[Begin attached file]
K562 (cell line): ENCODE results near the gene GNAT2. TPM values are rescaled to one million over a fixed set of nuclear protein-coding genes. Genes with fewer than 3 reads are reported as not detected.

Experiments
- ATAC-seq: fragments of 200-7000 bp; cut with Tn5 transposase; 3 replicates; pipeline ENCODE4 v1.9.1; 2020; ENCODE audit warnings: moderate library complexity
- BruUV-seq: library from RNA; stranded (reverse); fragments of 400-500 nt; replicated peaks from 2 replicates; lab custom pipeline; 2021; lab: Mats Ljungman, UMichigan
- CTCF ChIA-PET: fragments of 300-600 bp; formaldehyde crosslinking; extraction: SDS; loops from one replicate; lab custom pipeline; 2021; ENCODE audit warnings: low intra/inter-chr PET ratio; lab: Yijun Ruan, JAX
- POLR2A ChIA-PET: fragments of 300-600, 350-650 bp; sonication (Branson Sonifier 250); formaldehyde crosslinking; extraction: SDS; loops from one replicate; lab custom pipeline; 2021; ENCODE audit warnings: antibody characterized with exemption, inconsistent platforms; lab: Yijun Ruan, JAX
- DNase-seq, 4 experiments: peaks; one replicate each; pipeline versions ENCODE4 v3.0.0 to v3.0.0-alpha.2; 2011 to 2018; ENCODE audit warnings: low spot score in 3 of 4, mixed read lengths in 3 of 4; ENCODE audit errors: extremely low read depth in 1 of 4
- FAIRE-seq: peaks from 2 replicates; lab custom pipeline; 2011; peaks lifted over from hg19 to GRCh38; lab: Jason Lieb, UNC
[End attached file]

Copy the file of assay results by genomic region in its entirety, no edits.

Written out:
K562 (cell line): ENCODE results near the gene GNAT2. TPM values are rescaled to one million over a fixed set of nuclear protein-coding genes. Genes with fewer than 3 reads are reported as not detected.

Experiments
- ATAC-seq: fragments of 200-7000 bp; cut with Tn5 transposase; 3 replicates; pipeline ENCODE4 v1.9.1; 2020; ENCODE audit warnings: moderate library complexity
- BruUV-seq: library from RNA; stranded (reverse); fragments of 400-500 nt; replicated peaks from 2 replicates; lab custom pipeline; 2021; lab: Mats Ljungman, UMichigan
- CTCF ChIA-PET: fragments of 300-600 bp; formaldehyde crosslinking; extraction: SDS; loops from one replicate; lab custom pipeline; 2021; ENCODE audit warnings: low intra/inter-chr PET ratio; lab: Yijun Ruan, JAX
- POLR2A ChIA-PET: fragments of 300-600, 350-650 bp; sonication (Branson Sonifier 250); formaldehyde crosslinking; extraction: SDS; loops from one replicate; lab custom pipeline; 2021; ENCODE audit warnings: antibody characterized with exemption, inconsistent platforms; lab: Yijun Ruan, JAX
- DNase-seq, 4 experiments: peaks; one replicate each; pipeline versions ENCODE4 v3.0.0 to v3.0.0-alpha.2; 2011 to 2018; ENCODE audit warnings: low spot score in 3 of 4, mixed read lengths in 3 of 4; ENCODE audit errors: extremely low read depth in 1 of 4
- FAIRE-seq: peaks from 2 replicates; lab custom pipeline; 2011; peaks lifted over from hg19 to GRCh38; lab: Jason Lieb, UNC